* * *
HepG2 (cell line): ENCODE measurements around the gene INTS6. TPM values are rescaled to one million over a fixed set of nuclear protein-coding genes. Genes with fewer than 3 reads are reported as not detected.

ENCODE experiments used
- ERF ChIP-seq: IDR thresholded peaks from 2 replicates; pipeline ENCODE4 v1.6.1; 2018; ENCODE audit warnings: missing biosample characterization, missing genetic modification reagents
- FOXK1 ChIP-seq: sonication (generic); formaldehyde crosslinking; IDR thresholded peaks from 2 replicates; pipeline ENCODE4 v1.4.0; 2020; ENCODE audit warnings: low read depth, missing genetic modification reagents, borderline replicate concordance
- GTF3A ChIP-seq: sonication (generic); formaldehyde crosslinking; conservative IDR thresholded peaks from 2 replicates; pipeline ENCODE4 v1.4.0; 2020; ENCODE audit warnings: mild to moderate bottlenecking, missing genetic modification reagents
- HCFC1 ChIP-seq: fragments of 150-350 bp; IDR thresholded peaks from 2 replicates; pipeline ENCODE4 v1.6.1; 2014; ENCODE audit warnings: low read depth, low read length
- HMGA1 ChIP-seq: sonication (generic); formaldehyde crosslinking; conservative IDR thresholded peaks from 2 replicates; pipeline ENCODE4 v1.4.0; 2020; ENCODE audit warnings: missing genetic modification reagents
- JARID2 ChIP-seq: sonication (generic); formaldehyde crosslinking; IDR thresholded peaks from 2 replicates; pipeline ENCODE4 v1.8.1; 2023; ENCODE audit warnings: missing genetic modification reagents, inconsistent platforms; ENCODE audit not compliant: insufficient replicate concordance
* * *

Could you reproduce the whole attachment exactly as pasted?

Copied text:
HepG2 (cell line): ENCODE measurements around the gene INTS6. TPM values are rescaled to one million over a fixed set of nuclear protein-coding genes. Genes with fewer than 3 reads are reported as not detected.

ENCODE experiments used
- ERF ChIP-seq: IDR thresholded peaks from 2 replicates; pipeline ENCODE4 v1.6.1; 2018; ENCODE audit warnings: missing biosample characterization, missing genetic modification reagents
- FOXK1 ChIP-seq: sonication (generic); formaldehyde crosslinking; IDR thresholded peaks from 2 replicates; pipeline ENCODE4 v1.4.0; 2020; ENCODE audit warnings: low read depth, missing genetic modification reagents, borderline replicate concordance
- GTF3A ChIP-seq: sonication (generic); formaldehyde crosslinking; conservative IDR thresholded peaks from 2 replicates; pipeline ENCODE4 v1.4.0; 2020; ENCODE audit warnings: mild to moderate bottlenecking, missing genetic modification reagents
- HCFC1 ChIP-seq: fragments of 150-350 bp; IDR thresholded peaks from 2 replicates; pipeline ENCODE4 v1.6.1; 2014; ENCODE audit warnings: low read depth, low read length
- HMGA1 ChIP-seq: sonication (generic); formaldehyde crosslinking; conservative IDR thresholded peaks from 2 replicates; pipeline ENCODE4 v1.4.0; 2020; ENCODE audit warnings: missing genetic modification reagents
- JARID2 ChIP-seq: sonication (generic); formaldehyde crosslinking; IDR thresholded peaks from 2 replicates; pipeline ENCODE4 v1.8.1; 2023; ENCODE audit warnings: missing genetic modification reagents, inconsistent platforms; ENCODE audit not compliant: insufficient replicate concordance